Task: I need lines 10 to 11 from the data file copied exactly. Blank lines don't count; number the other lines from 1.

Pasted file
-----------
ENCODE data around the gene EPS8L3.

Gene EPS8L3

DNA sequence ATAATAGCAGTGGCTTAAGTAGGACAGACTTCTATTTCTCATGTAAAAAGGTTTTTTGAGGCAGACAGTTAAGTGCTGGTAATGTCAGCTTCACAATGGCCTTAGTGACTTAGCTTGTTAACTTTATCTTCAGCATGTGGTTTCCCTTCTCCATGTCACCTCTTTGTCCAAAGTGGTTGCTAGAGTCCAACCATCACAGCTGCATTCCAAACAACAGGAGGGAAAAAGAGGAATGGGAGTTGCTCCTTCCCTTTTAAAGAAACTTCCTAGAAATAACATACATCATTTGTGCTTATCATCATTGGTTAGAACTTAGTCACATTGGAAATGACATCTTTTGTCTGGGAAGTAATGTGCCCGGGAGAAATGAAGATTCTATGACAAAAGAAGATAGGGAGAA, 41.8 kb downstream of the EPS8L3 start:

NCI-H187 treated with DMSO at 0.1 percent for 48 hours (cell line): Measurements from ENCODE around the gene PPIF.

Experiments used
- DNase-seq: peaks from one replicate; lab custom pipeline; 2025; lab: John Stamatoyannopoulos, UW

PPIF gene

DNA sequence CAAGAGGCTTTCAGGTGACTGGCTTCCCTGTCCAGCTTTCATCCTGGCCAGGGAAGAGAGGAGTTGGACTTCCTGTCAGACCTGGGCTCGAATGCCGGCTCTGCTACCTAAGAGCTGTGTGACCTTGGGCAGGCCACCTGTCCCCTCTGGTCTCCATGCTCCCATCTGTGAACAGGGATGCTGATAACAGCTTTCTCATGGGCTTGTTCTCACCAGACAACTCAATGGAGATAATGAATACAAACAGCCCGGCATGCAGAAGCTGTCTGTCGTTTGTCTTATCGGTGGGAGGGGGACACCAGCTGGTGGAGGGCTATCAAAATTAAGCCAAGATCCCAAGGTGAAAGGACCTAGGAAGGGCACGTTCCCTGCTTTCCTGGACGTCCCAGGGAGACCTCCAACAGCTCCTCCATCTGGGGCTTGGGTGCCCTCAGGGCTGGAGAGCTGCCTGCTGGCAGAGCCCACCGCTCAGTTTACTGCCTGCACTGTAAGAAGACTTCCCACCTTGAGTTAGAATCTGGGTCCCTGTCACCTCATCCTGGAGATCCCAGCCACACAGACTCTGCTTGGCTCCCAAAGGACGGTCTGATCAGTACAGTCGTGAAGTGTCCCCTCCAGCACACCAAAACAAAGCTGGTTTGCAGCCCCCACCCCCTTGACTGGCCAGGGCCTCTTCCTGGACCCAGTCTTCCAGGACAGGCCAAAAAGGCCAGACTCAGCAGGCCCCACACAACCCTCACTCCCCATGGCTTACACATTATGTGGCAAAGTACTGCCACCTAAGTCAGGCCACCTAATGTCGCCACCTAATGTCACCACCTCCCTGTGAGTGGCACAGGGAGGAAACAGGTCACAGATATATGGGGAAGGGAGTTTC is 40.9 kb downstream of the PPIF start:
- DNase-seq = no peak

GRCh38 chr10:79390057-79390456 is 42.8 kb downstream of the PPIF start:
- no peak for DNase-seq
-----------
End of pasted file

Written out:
GRCh38 chr10:79390057-79390456 is 42.8 kb downstream of the PPIF start:
- no peak for DNase-seq